Last month, Tim van der Zee, a Ph.D. student at the University of Leiden who studies ways to improve open online education, got a bit snarky. He didn’t take well to a recent news article from Science magazine about how meditation can help Ph.D. students handle their outsized rates of anxiety and depression. “A recent study suggests that mindfulness interventions—a form of exercise for the brain—may help,” the publication tweeted, linking to the article. Van der Zee’s reply garnered hundreds of retweets and over a thousand likes: “Ah yes,” he said, “the correct response to the widespread problem of mental health problems in phd students is not to tackle it systematically but to… *checks notes*… make it their personal responsibility, [and] increase their workload with daily exercises…”
Van der Zee has a point: Systems-level changes fostering an ethical, healthy culture can often be more effective than relying on individual-level interventions—an insight that’s applicable beyond the workplace of science labs. The psychological impact of an ill-designed work culture on scientists’ health and behavior illustrates the importance of ethical systems design, particularly the role contextual influences can play. “The negative effects of extremely competitive academic and research environments on the performance and health of researchers are well known and common worldwide,” biologist Fernando T. Maestre wrote in a research-backed editorial published this month in PLOS Computational Biology. “The prevalence of these effects, particularly among early career researchers, calls for a more humane and people-centered way of working within research labs.”
Which is why Maestre, who leads the Dryland Ecology and Global Change Lab at King Juan Carlos University, in Spain, wanted to offer some management advice. He knows that leaders can do a lot to shape workplace culture after having lead over ten research projects. In his piece, titled “Ten simple rules towards healthier research labs,” he noted several sources of stress plaguing students and early career researchers, including the dearth of jobs and the pressure to author a study in a high-prestige journal, which is key to securing an academic position or promotion. Many systems for evaluating scientists worldwide, he also noted, prize the quantity of published work in indexed journals over their quality and, as a result, researchers get stressed out trying to get published as quickly and as often as possible, which can lead them to engage in scientific malpractice. Stress-induced misbehavior occurs outside of science, too, of course. Stress related to heavy workloads or frequent interpersonal conflicts with colleagues, research has shown, can cause employees to “morally disengage and as a consequence to engage in counterproductive work behaviors, such as verbal aggression, gossiping, stealing, withdrawal, sabotage.”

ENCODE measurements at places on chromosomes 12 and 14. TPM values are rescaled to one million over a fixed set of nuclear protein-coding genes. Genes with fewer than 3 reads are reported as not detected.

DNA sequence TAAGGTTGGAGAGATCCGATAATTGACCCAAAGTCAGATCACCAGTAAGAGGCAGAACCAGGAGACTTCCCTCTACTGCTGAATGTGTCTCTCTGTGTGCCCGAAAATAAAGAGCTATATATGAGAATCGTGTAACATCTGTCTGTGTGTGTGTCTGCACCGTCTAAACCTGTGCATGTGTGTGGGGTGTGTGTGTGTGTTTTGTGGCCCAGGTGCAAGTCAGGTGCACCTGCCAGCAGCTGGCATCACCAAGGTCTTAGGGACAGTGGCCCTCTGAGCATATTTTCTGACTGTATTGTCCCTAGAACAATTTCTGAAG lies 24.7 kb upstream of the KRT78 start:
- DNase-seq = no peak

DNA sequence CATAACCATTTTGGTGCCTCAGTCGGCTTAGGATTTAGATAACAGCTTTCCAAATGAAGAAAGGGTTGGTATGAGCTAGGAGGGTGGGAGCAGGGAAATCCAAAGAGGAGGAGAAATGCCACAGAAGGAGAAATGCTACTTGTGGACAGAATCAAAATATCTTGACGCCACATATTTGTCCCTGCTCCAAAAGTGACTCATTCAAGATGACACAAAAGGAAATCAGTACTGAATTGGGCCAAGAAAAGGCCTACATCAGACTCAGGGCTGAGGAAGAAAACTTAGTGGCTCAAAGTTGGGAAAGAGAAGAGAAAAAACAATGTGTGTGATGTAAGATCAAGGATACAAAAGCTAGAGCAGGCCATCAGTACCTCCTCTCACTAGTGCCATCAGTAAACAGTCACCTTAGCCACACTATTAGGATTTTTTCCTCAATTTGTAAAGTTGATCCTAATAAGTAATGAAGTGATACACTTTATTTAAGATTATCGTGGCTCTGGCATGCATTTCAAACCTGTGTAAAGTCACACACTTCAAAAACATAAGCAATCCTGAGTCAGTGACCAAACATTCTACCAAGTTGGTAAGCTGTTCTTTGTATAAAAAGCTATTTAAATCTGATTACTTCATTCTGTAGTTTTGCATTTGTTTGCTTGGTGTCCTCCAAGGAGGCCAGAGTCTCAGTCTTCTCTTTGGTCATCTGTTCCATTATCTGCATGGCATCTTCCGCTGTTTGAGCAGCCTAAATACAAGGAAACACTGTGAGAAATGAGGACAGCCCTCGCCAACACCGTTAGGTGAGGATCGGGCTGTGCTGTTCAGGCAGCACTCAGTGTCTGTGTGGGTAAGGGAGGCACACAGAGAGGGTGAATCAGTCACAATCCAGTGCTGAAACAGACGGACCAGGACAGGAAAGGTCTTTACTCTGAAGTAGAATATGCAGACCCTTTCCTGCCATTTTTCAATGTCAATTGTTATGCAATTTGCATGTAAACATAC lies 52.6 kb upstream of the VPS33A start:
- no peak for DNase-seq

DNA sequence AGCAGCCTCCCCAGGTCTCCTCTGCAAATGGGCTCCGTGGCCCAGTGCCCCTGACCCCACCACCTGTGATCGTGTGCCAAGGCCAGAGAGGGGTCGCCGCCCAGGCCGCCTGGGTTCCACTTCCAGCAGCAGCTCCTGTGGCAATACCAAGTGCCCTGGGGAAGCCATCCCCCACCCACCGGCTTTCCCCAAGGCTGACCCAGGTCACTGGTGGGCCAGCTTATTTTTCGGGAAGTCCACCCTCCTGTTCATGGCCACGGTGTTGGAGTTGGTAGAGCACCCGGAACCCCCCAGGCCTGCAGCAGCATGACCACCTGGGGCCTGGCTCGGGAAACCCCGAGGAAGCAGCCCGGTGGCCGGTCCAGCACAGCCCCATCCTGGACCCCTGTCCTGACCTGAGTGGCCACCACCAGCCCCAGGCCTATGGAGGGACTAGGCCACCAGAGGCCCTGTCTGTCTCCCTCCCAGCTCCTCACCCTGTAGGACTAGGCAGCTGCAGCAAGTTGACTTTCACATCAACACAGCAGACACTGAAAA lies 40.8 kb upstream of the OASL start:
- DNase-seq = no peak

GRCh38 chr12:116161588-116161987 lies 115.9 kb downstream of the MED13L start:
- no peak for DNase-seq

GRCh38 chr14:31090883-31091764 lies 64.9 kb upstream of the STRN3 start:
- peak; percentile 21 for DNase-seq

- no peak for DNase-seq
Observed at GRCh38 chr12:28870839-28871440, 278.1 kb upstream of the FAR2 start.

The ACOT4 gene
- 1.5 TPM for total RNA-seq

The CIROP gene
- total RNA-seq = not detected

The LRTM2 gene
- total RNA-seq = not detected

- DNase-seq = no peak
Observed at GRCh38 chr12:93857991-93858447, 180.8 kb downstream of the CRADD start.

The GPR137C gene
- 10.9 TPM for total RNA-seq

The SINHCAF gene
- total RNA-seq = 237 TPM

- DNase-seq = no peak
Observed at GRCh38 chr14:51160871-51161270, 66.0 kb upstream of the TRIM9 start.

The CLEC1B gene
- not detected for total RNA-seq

The rules Maestre recommends to his colleagues, mainly principal investigators, like himself, are inspired by his own experience and social-psychological research. They promote, he says, “nurturing, collaborative, and people-centered research environments.” We highlighted five we especially liked.